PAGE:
The new series, which debuts May 22 on Complex, follows the lives of two Haitian Americans living in Miami, trying to navigate their way through dating, life and adulthood. Haitian Times spoke to the creator of the series in an exclusive interview about the genesis of the show, and just how much of it is based on real life.
“There are transgenerational differences that impacted this,” Ferrari said. “The older generation feels like they own leadership, and everyone else has to take a seat back and listen. Real leaders groom other leaders. We need millennials to have a seat at the table.”
Bordering the Imaginary, which is a collaboration between BRIC and Haiti Cultural Exchange, will be on display until April 29.
Many in the community were misguided into thinking that Trump would provide solutions to their problems, or ignored the pending doom he would inflict, as though the Haitian community would be immune to his catastrophic influence. Instead, efforts were made at the 11th hour to help stave off a fate that had already been sealed the day Trump took his oath of office.
In one piece titled Madame Beauvoir’s Painting, the artist Fabiola Jean-Louis highlights the strength and fortitude of women, while providing subtle commentary on the spectrum of the Black identity. Madame Beauvoir’s Painting is inspired by 18th-century French portraits of elite, white women. However, instead of a white woman pictured in the ornate dress, Jean-Louis inserts Madame Beauvoir – a black woman.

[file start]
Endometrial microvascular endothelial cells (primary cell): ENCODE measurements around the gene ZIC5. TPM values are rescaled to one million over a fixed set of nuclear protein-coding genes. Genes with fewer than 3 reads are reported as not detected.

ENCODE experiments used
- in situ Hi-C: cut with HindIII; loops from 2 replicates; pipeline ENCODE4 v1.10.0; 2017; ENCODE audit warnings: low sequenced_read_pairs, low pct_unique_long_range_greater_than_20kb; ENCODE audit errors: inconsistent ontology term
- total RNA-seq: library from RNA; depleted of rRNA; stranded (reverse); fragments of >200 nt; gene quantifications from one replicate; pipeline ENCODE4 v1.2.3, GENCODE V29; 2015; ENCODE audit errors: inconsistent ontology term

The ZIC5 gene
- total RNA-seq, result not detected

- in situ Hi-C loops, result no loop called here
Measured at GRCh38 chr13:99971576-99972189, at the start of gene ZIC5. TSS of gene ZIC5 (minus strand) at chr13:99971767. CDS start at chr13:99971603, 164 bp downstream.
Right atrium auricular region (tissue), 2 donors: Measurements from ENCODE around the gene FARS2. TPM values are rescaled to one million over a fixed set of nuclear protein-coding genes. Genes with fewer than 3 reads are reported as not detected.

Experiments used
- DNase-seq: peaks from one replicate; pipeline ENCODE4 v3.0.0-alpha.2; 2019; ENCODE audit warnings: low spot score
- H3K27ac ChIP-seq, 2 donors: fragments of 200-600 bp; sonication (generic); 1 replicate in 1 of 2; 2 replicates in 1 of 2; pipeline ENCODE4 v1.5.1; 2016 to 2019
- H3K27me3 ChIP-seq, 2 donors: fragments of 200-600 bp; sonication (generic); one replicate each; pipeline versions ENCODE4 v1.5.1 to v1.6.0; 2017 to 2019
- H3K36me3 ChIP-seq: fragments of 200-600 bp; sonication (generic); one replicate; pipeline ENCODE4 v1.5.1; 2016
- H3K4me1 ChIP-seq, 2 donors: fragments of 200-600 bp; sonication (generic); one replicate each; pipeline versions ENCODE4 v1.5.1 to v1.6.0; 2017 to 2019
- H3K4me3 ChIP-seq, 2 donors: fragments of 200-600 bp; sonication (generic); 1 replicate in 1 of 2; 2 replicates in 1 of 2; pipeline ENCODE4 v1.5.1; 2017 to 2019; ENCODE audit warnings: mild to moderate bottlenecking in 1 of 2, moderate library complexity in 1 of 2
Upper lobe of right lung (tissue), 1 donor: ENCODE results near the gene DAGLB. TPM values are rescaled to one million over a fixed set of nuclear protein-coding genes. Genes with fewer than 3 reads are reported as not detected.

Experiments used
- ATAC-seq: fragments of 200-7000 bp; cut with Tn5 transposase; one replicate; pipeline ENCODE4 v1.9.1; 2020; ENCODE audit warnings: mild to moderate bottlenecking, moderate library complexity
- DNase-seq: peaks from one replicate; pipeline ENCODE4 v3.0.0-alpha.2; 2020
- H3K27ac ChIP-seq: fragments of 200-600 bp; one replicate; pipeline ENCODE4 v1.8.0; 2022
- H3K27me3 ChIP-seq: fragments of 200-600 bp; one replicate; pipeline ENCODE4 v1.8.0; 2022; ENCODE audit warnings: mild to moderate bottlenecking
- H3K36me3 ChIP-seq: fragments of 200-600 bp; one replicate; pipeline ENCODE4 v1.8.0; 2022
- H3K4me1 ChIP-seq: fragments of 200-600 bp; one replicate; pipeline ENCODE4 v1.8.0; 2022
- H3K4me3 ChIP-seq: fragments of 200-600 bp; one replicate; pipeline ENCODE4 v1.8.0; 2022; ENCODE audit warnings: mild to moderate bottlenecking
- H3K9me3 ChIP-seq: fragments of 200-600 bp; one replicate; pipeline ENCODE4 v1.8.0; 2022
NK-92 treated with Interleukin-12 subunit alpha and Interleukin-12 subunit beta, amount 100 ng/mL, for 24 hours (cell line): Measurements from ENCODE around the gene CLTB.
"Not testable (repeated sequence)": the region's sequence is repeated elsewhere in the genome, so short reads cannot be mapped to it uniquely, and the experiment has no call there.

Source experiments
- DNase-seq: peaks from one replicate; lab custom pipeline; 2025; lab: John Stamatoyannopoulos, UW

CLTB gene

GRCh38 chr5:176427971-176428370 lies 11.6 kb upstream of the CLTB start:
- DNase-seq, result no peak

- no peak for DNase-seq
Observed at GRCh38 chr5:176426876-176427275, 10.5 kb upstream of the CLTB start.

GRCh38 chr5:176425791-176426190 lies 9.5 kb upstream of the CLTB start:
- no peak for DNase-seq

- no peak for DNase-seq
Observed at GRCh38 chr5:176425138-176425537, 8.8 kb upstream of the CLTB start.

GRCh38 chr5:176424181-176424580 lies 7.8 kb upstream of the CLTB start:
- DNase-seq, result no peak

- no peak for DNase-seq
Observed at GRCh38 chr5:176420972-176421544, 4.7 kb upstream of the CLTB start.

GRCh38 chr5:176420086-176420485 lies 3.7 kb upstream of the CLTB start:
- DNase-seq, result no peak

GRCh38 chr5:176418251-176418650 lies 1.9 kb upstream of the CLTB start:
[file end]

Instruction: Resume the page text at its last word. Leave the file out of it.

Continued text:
However, in Pierre-Louis’ opinion, young people in Haiti are left with one piece of advice that was once shared by former Haiti President René Préval — Naje pou w soti (swim your way out).
A seaside beach resort in a country typically categorized by its poverty is the last place one would expect the closing event for an international jazz festival. Makeshift VIP sections with wicker furniture were roped off to the front of the stage, while early comers sat behind them in seats sinking in the sand.
PORT-AU-PRINCE, HAITI – Haitian Times was in attendance for the 12th edition of the PAP Jazz International Festival. After a week of concerts in the capital with extraordinary headliners the Port-au-Prince International Jazz Festival wrapped up its 12th edition on Jan. 27 with a celebration on the beach of Decameron Indigo Resort and Spa. Here’s a snippet of…
In the Haitian community, and I suspect in other Caribbean and African ones as well, we place a great deal of importance on differentiating ourselves from other Black groups in America.